This meticulously reported and compelling look at Enron’s demise explores a company where ethics was a dirty word and ”greed the greatest motivator.” Enron’s top executives are so rapacious they make Gordon Gekko look like an altruist: The brilliant but arrogant president Jeff Skilling surrounded himself with ”egomaniacs, social misfits and backstabbers,” while CFO Andrew Fastow allegedly hid losses from questionable transactions in a web of byzantine accounting practices. McLean and Elkind (senior writers at EW sister magazine FORTUNE) make a convincing case that Enron’s misdeeds were abetted by weaselly outside accountants and sycophantic investment analysts. Though the book sometimes gets bogged down in jargon (”securitization”) and lengthy descriptions of ponderous negotiations, ”Guys” emerges as a cautionary tale about highfliers who weren’t as clever as they thought.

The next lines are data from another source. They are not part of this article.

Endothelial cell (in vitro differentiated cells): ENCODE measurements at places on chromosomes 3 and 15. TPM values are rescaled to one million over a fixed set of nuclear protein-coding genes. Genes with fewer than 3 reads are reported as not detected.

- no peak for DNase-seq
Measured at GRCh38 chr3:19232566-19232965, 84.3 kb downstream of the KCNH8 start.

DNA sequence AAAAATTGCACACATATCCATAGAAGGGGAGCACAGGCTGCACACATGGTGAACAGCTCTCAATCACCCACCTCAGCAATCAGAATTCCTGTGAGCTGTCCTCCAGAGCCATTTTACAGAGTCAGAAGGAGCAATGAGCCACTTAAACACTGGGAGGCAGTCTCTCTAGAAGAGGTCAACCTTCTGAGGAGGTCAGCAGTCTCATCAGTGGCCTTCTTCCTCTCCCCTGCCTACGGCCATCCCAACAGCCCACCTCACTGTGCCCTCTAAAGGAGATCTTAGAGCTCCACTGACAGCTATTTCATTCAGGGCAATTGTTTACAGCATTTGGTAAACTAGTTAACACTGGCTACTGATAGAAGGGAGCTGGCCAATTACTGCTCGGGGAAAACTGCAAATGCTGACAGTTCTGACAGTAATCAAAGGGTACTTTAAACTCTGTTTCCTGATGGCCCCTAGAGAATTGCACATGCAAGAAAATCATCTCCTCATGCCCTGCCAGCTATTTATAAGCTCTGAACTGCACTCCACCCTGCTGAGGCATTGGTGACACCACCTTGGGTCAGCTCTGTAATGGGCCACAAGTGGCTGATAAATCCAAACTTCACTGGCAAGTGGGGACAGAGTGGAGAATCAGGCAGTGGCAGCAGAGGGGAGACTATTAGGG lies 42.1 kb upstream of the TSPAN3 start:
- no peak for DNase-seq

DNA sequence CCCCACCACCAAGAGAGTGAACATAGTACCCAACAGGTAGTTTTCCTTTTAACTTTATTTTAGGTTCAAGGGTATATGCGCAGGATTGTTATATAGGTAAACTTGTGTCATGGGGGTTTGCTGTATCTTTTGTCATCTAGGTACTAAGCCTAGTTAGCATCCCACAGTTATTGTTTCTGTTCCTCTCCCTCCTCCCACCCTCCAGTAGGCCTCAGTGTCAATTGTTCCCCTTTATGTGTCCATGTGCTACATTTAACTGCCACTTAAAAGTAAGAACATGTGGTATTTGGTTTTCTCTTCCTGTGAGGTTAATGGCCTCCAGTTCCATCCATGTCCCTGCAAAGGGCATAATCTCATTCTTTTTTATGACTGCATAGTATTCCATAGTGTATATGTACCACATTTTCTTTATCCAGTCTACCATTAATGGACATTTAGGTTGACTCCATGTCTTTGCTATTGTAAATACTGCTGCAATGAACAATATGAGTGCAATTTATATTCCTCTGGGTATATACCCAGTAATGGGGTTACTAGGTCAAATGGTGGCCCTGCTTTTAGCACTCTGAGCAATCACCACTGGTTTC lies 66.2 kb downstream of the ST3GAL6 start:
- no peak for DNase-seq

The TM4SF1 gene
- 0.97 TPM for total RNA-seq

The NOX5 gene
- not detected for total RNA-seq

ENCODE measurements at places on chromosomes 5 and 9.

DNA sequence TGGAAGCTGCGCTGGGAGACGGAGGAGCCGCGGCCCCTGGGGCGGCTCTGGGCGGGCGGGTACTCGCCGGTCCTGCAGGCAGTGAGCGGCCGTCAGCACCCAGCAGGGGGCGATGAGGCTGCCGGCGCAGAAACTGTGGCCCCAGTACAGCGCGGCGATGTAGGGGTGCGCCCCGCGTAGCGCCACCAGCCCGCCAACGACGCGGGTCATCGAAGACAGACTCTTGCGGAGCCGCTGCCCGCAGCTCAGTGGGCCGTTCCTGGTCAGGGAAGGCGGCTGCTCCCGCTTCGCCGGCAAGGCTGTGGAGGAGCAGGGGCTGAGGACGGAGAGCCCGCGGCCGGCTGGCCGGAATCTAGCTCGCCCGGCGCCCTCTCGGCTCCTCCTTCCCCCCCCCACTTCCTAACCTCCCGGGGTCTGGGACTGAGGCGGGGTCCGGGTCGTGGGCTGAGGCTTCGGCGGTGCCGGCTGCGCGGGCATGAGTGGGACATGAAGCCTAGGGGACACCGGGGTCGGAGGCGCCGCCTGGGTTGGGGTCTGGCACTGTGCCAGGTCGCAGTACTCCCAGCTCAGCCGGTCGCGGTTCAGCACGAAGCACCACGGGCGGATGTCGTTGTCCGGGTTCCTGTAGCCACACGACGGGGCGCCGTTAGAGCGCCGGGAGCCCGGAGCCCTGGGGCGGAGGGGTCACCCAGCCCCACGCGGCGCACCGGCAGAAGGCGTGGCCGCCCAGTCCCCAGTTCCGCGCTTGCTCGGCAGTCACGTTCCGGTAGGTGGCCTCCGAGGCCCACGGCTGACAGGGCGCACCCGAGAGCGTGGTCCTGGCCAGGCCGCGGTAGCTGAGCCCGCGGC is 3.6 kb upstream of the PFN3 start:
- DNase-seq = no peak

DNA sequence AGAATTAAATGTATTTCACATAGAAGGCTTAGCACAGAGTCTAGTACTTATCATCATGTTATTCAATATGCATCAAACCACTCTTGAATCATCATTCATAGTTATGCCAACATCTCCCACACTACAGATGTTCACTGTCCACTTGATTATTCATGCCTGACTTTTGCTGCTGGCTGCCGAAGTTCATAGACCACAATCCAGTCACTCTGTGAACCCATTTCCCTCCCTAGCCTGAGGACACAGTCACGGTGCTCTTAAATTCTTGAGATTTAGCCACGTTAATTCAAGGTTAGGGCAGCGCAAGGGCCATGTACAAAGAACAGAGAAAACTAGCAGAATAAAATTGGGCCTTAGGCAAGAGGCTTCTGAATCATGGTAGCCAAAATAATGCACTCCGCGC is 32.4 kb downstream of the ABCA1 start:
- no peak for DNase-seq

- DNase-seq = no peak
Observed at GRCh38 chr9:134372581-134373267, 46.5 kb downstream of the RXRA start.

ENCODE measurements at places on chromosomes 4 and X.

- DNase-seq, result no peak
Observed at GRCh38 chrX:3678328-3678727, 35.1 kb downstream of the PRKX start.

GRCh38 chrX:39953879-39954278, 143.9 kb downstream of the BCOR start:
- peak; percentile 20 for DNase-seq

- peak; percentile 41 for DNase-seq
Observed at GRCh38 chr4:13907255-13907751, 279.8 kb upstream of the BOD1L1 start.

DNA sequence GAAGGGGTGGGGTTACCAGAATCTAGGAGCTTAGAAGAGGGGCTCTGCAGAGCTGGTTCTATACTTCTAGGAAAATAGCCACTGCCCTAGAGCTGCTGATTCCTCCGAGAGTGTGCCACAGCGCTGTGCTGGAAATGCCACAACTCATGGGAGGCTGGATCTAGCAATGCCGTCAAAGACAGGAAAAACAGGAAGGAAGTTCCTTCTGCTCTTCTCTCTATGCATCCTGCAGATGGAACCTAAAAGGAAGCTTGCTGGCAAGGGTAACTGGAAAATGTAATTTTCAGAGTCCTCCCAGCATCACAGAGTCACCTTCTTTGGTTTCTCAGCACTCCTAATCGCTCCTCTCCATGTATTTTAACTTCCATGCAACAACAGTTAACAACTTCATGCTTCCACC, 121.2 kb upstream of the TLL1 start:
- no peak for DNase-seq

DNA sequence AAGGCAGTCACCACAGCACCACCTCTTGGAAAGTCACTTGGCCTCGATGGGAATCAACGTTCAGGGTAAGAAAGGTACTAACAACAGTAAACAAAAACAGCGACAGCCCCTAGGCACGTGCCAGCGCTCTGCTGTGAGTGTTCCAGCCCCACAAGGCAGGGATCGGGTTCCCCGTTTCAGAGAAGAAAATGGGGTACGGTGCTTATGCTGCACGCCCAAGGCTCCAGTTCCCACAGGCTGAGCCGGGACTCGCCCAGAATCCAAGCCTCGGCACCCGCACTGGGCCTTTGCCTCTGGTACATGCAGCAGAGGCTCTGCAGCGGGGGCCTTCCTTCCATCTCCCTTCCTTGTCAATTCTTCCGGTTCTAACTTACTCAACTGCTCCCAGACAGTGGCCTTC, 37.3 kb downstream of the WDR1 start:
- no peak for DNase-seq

The Smartest Guys in the Room This meticulously reported and compelling look at Enron's demise explores a company where ethics was a dirty word and ''greed the greatest motivator.'...The Smartest Guys in the RoomNonfictionPeter Elkind, Bethany McLean This meticulously reported and compelling look at Enron's demise explores a company where ethics was a dirty word and ''greed the greatest motivator.'...2003-10-24
Genre: Nonfiction; Author: Peter Elkind, Bethany McLean
Posted October 24 2003 — 12:00 AM EDT
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